Berkeley’s tree-sitters and their supporters are getting ready for Sunday’s celebration that will mark the end of the first year of a colorful campus protest.
The events—slated for 2 to 6 p.m.—come as university officials have announced their plans to cut branches used to provide food, water and other supplies to the arboreal activists.
“We’ve been getting a lot of interest from the press,” said Doug Buckwald, organizer of Save the Oaks at the Stadium and a plaintiff in the litigation challenging the university’s plans for a grove of California Live Oaks along the western wall of Memorial Stadium.
“We want everybody to come out,” said Zachary Running Wolf, who started the protest by ascending the trunk of a redwood at the grove on the morning of last year’s Big Game day.
Running Wolf has been arrested nine times in the intervening months.
Campus police have been making frequent arrests of tree-sitters and their supporters, racking up five on Thanksgiving day.
The university has erected two fences around the grove, adding a layer of barbed wire at the top after protesters repeatedly scaled the fence.
Meanwhile, Alameda County Superior Court Judge Barbara J. Miller has been deliberating on the legal challenges filed by the city, two environmental groups, the Panoramic Hill Association and an assortment of other plaintiffs, including City Councilmember Dona Spring.
Councilmember Betty Olds, environmentalist Sylvia McLaughlin and former Mayor Shirley Dean even took their own brief turn in the trees earlier this year, attracting attention from the New York Times and other national media.
But the student turnout has been small at the Berkeley campus site where the university plans to build a $120 million high -tech gym and office complex.
In Santa Cruz, a tree-sit launched Nov. 8 has succeeded in attracting larger numbers of students, who are protesting that campus’s Long Range Development Plan and its call for significant increases in students and buildings.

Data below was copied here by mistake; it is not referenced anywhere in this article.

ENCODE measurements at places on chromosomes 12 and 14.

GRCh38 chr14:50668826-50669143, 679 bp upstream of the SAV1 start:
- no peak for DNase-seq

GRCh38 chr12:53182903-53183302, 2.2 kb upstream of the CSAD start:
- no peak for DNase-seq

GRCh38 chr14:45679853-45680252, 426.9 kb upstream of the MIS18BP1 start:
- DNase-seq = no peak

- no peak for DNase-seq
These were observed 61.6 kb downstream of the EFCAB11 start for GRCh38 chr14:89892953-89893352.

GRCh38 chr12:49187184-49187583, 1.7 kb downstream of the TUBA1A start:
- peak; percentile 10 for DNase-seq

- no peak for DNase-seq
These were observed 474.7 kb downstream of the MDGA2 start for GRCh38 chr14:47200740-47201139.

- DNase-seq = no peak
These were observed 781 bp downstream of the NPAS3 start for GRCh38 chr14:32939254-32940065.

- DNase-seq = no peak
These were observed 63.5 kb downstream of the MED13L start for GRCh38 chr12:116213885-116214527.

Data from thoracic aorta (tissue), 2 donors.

Word of the university’s intent to cut branches on the edges of the grove surfaced last week, and formal confirmation came in an e-mail sent Monday from the office of the general counsel of the UC Board of Regents.
The notice, sent by attorney Kelly Drumm, said the decision is “based solely on an assessment of security needs” by UC Berkeley Police Chief Victoria L. Harrison.
Attorneys Stephan Volker and Michael Lozeau had asked that university officials consult with them before any action was taken, but in the e-mail Drumm said that the chief “believes that discussion of potential police actions in advance of those actions could compromise the effectiveness of those actions and exacerbate an already dangerous situation.”
City Councilmember Gordon Wozniak met with university officials last week to raise concerns of his constituents that the tree-trimming operations could adversely impact the landmarked Gayley Way streetscape. The street was designed by landscape architect Frederick Law Olmsted, whose best-known creation is New York City’s Central Park.
The Student Athlete High Performance Center planned for the western rim of the stadium is one of several projects in what the university calls the Southeast Campus Integrated Projects.
The legal action now pending in Judge Miller’s court alleges that the environmental documents the regents approved for the gym complex aren’t legally adequate. Another aspect of the challenge centers on alleged violation of the Alquist-Priolo Act, which governs construction on or adjacent to earthquake faults.
The Hayward Fault, which state and federal geologists have judged the likely source of the Bay Area’s next major earthquake, splits the stadium from end to end.
Running Wolf said he is challenging the project because he believes the stadium is the site of a Native American burial ground.